Then, I met an American who came to Ireland and fell in love with our Ginger Ale. He said it tasted of Ginger and had a bitter quality that American Ginger Ale didn’t have. And I have to confirm, the American version tastes like Sprite… He’s been searching for our Ginger Ale without success since he came back from Ireland. So I believe we may have an exchange deal on the cards. Root Beer against Ginger Ale, sounds fair to me.

Another funny realistation is how sweet everything is. Even the savoury is somehow sweet in a naughty way – mashed potatoes, burgers, chips, there’s always a sweet undertone or sauce to accompany it. Take this extra fancy steak house we visited where I had the most amazing Tuna steak of my life. Hands down better than even Japanese restaurants have managed to serve up to me. The side order included lobster Mac’n’Cheese – it’s like the adult version of the child’s menu! What’s not to like?

It’s like the US is the home of every person’s inner 7-year-old. And I like that. No apologies. I know it’s probably bad and likely to kill me in years to come. But if we must die, surely it’s better to die eating something you like than having nibbled at raw sprouts and carrots all your life? Unless you like that type of thing of course. But sprouts and carrots to me are the food I imagine they will serve up in purgatory, if I somehow fail to make it pass the Golden Gates. Good job I took my runners with me though… without exercise, the US would be lethal.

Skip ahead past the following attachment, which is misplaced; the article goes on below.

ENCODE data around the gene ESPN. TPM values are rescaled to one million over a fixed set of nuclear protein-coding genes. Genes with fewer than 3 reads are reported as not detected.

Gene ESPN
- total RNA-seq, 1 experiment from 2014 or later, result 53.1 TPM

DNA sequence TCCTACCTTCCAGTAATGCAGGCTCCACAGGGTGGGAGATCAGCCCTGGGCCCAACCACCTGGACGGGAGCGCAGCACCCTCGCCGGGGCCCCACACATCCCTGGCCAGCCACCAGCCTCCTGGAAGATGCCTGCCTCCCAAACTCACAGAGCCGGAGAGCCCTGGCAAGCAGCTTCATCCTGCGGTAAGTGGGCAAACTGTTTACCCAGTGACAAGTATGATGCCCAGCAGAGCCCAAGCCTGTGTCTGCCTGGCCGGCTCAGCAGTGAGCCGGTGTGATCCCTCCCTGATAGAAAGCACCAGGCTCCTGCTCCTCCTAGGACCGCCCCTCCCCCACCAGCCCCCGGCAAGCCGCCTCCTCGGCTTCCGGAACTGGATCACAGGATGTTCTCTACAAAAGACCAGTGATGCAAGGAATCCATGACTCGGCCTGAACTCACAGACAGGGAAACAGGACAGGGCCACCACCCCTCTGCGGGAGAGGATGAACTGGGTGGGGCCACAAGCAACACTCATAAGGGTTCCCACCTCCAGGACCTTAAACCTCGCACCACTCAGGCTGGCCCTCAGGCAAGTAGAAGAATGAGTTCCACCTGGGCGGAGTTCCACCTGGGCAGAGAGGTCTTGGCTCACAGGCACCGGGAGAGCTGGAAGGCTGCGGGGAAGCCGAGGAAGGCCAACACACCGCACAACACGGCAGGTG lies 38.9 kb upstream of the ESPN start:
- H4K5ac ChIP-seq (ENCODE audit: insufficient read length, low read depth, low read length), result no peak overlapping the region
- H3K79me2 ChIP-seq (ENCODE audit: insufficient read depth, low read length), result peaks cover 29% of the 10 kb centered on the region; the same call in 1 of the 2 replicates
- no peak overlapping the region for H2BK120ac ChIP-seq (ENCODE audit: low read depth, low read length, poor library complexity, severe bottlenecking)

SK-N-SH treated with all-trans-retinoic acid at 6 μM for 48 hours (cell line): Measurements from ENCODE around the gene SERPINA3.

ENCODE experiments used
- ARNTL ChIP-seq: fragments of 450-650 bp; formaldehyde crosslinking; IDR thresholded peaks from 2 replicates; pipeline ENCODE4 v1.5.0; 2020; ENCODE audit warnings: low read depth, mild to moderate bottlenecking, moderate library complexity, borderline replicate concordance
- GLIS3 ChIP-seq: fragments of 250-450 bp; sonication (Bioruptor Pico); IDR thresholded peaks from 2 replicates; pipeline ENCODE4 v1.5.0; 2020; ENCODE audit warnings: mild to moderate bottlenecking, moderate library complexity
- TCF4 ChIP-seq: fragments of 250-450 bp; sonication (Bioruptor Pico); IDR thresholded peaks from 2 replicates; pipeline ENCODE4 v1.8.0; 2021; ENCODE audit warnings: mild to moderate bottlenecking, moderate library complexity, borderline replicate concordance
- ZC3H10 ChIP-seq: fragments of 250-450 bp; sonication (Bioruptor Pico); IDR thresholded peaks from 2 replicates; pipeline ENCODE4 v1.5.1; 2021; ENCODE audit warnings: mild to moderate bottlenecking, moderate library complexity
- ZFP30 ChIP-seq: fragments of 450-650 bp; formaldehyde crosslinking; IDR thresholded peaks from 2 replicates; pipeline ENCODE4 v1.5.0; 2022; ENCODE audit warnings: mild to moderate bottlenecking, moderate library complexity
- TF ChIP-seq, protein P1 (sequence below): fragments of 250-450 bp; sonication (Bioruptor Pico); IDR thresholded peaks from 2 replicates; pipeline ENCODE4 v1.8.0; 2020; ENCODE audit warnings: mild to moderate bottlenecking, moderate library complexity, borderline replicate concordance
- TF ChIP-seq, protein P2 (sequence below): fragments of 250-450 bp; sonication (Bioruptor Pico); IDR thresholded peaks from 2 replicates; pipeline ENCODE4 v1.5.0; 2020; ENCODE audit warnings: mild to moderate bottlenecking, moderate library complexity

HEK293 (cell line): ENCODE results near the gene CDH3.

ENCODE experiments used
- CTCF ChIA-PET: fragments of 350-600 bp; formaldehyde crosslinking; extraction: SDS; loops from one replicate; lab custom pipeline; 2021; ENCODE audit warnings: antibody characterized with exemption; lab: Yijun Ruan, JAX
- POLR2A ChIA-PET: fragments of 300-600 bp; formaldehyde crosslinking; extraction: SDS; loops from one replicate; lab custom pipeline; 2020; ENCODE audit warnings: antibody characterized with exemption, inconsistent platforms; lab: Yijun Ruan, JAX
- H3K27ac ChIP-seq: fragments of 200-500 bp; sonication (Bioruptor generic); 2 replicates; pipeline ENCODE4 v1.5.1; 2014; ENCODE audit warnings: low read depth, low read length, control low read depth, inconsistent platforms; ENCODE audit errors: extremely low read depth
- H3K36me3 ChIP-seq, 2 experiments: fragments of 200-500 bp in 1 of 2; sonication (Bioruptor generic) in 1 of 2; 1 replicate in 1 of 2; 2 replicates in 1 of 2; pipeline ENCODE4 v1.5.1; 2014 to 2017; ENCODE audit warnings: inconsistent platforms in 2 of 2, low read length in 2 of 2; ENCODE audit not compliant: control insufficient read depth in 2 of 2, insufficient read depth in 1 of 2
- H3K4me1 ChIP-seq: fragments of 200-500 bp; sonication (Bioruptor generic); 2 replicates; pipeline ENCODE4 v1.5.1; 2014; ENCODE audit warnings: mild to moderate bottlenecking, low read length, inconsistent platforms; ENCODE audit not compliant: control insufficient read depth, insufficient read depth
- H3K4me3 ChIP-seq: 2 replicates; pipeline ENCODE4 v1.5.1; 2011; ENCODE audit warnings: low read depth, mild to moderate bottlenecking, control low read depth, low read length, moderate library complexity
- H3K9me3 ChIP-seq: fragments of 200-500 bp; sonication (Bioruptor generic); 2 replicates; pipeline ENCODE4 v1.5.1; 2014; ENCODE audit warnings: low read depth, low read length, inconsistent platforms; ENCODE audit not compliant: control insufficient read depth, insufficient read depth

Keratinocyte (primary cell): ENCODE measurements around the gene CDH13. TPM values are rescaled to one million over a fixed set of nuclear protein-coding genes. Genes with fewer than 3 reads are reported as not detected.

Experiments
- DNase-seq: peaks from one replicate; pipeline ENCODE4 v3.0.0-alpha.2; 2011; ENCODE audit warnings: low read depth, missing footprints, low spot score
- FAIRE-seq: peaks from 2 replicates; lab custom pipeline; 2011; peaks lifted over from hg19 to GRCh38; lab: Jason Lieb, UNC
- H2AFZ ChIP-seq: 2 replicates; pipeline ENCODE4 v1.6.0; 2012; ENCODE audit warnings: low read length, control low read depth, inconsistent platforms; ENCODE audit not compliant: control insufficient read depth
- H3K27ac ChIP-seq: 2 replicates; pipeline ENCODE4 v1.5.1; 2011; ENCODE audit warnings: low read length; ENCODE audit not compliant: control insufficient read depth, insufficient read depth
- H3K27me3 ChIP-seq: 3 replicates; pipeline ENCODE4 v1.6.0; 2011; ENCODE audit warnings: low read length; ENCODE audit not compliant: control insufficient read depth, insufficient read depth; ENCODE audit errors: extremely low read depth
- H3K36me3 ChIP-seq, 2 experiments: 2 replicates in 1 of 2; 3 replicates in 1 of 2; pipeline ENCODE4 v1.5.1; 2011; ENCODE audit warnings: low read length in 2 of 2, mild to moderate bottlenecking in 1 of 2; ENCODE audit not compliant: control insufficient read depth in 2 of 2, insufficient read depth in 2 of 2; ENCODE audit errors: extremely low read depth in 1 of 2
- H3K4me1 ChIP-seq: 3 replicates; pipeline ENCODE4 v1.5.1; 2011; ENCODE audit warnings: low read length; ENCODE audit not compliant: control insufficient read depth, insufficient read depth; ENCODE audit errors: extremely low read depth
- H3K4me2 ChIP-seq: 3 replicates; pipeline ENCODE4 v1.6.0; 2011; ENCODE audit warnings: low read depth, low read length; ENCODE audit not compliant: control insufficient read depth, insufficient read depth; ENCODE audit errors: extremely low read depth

The dark side of my US culinary discovery tour comes in the form of Beef Jerky and worse, its dodgier cousin Turkey Jerky… it fills the snack aisle and it resembles dried road kill or worse, the treats you buy for the dog (pork scratchings?). For a dare I bought some to ensure I wasn’t judging a book by its cover. I wasn’t. It tastes like dry corned beef. I didn’t dare try the Turkey one. I only do chicken ant turkey very well cooked. I’m sorry but those snacks will not make it on to my “best buy in the US”  list…

Instant Mac’n’Cheese is also on the weird list… it’s sold in pots like Pot-Noodle, just add water and tadam, you have your Mac’n’Cheese… the bit I don’t get though is… isn’t that how you make regular Mac’n’Cheese? Just put your pasta in a pot, boil it up, grate some cheese and you’re set? But no, someone had to make it even more instant. I bow to that culinary massacre – if it sells, well why not!

The atmosphere and service in restaurants was something to behold. In Boston we visited a couple of restaurants with small entrances leading to large hangar-like rooms, decorated in an opulent manner to make them cosy. These gigantic spaces were full of people either dining or waiting for tables and were filled with the genuine buzz of enjoyment and the impeccable way the service staff manages the queuing system in what could easily descend into chaos as people mill around the bar. That just doesn’t really happen in the same comfortable manner in Europe, but I’ve seen it done in a similar manner in the Middle East however – the atmosphere in some of the places we visited was not unlike a busy restaurant in Beirut or Dubai. Class, enjoyment, conviviality and great service.

And I’ve just realised that we left Boston without tasting the Boston Cream Pie… Stop the bus I want to go back!

The dirty business of campaigning for US President

I’m watching with fascination as the presidential campaign trail unfolds around the New Hampshire Primary. First of all, the ads. The ads are incredible. Sophisticated, expensive, like movie trailers with action music, each showing the candidate as a Bond-like figure ready to make things right again. Hair is flowing, teeth are white, faces are set in a kindly but determined mask, there are strong graphics and sound effects. That is the shiny side of campaigning. There is also a dark underbelly.